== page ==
Study Finds Brain Disease in 110 out of 111 Former NFL Players

Football is a hard-hitting sport where frequent significant collisions can result in serious injury. New research found that 110 out of 111 former NFL players, based on samples from a Boston brain bank studying CTE, had evidence of brain disease. Although these samples were contributed mostly by family members wishing for the study into CTE, prompted by troubling symptoms before their relative’s death, the results prompt further investigation into the game’s injury risk.

Chronic traumatic encephalopathy, or CTE, is a brain disease associated with frequent blows to the head, causing deterioration of brain matter and an excess buildup of tau, a protein. Recent studies are striving to answer questions related to the prevalence of CTE, both among the general public and football player population.

Specifically, scientists want to uncover the genetic risk of contracting CTE, in addition to how lifestyle factors like drugs, steroids and diet can contribute, as well as how many years a football player can play before they approach dangerous territory.

The American Medical Association’s Report

The study, from the American Medical Association, found signs of CTE in 177 former players, 90 percent of the brains studied. 110 of 111 brains were from former NFL players, as well as 48 of 53 college players, nine of 14 semi-professional players, seven of eight Canadian Football league players and three of 14 high school players.

Professional players were found in the study to have the most severely affected brains. Notable NFL players involved in the study included previously reported cases such as Junior Seau, Dave Duerson, Bubba Smith and Ken Stabler, in addition to new cases such as 10-year NFL veteran Frank Wainright.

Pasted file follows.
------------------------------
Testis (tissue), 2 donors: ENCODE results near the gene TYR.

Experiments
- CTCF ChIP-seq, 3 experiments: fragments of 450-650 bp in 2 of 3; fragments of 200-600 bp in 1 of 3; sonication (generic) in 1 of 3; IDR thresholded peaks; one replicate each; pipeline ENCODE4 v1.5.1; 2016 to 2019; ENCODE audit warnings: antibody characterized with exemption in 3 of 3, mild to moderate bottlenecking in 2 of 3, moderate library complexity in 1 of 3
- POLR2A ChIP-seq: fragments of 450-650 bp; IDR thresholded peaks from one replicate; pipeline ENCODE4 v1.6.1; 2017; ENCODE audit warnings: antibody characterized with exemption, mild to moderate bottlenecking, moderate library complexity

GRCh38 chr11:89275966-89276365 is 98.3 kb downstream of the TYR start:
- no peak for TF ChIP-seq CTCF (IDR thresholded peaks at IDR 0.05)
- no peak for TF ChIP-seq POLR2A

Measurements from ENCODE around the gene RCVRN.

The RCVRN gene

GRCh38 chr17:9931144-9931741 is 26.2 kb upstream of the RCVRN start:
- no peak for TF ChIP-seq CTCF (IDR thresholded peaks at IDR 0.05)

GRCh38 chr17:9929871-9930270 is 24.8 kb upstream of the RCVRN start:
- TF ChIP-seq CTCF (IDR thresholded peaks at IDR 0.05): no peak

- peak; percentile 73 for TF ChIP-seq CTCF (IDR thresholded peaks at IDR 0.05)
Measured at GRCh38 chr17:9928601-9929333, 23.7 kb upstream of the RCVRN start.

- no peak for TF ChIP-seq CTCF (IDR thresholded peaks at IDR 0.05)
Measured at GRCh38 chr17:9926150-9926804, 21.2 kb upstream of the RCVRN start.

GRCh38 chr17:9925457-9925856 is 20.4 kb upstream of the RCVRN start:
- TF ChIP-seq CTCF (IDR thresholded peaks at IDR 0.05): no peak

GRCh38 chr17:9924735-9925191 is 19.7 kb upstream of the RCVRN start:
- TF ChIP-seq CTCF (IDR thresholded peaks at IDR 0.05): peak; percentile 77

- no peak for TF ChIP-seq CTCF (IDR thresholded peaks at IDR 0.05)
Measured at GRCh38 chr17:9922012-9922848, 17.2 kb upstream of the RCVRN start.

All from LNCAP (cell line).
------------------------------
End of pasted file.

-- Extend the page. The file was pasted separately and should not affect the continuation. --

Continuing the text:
Neuropathologists completed their diagnosis through an examination of brain tissue, basing their study from the National Institute of Neurological Disorders and Stroke, who has been working with the NFL among others to research CTE and its prevalence in the league. Last year, the NFL acknowledged the link between brain blows and CTE, while agreeing to a $1 billion settlement to compensate former players, as well as continuing research into CTE.

The Future of American Football

football-helmet-1401350_1280Studies like the one from the American Medical Association, as well as high-profile CTE cases like Junior Seau, are prompting a public discussion regarding whether the cons are starting to outweigh the pros regarding the national football league. Ratings for the NFL were down throughout 2016, with a similarly grim forecast for the 2017 season. Especially with interest dwindling and CTE-related injuries becoming more prevalent than ever, players and fans alike are pondering the league’s future.

The NFL has implemented 40 rule changes in the past decade to improve player safety, including the introduction of medical timeouts in 2015. Recent initiatives to study CTE and compensate impacted players show a league very aware of issues impacting both players and the viewer base. Despite some struggles, the NFL still reported $13 billion in revenue in 2016. The revenue is still strong, so the league will likely be hesitant to implement any overhaul.

Regardless, the debate will endure regarding whether the NFL, in its current form, is worth playing for. In the NBA and MLB, both considered safer sports, players get paid more on average than NFL players. As a result, it won’t be surprising to see talented athletes focus their efforts on other sports, with higher payouts and less injury risk. Traumatic brain injuries can cause death, so opting for more strain on the legs and core instead with a sport like basketball can seem more appealing.
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kate-harvestonKate Harveston is a political writer and activist. She enjoys writing about issues related to social justice and policy reform, but she also writes about a variety of other cultural topics. If you like her work, you can follow her on Twitter for updates or subscribe to her blog, Only Slightly Biased.